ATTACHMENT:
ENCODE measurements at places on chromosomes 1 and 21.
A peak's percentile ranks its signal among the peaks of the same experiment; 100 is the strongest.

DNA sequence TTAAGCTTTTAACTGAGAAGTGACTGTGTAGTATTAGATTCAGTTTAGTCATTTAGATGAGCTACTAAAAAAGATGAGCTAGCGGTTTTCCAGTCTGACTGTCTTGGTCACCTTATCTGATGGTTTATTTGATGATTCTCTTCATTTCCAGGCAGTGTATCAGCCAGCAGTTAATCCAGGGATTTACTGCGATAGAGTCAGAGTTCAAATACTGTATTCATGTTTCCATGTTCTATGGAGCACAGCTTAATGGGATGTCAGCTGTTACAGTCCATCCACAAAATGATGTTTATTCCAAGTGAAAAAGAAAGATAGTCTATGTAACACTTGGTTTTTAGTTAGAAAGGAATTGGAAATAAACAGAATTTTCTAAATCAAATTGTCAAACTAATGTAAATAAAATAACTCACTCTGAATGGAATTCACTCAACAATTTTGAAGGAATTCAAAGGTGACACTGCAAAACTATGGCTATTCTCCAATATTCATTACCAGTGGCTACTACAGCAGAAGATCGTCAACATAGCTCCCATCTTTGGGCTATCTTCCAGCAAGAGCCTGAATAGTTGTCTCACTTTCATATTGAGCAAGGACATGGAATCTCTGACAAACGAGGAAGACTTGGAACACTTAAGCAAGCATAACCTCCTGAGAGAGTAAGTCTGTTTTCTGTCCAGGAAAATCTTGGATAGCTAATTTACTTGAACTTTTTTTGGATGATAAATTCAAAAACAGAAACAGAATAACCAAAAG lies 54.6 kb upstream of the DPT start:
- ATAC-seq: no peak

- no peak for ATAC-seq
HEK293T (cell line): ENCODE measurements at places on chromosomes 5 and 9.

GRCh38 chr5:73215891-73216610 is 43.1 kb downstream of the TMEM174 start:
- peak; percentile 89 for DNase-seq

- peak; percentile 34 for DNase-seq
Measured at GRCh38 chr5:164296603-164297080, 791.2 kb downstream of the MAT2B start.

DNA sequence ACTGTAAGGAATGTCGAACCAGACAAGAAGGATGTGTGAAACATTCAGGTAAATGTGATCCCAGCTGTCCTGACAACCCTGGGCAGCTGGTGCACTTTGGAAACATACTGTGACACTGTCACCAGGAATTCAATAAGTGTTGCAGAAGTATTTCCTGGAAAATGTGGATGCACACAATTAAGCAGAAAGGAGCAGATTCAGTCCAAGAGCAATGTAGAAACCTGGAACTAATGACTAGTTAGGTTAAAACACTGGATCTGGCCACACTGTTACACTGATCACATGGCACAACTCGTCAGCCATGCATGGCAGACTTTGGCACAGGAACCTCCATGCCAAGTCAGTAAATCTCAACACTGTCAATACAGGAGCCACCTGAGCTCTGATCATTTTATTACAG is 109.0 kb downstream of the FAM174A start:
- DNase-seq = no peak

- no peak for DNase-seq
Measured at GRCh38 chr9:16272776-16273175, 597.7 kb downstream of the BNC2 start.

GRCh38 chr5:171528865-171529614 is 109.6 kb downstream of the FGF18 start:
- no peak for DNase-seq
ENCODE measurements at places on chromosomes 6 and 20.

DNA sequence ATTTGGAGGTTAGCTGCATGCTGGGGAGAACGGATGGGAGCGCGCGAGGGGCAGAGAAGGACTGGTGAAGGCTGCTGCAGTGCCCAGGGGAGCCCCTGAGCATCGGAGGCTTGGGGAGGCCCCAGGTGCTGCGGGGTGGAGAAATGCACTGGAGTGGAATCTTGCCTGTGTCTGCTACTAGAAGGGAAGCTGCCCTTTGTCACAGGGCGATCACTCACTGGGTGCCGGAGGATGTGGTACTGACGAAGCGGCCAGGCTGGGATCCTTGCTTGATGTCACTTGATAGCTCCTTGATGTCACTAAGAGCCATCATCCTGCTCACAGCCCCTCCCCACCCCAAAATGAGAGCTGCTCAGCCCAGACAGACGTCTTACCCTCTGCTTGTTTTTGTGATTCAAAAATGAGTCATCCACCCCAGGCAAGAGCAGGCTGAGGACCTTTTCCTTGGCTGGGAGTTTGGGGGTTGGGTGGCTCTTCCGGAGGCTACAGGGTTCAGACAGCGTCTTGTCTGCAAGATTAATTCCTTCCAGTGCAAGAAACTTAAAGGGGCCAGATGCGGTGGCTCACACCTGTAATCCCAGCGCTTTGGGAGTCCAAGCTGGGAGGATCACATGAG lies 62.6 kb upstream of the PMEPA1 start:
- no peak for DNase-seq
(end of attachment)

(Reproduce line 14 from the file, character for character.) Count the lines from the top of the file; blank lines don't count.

Measured at GRCh38 chr9:16272776-16273175, 597.7 kb downstream of the BNC2 start.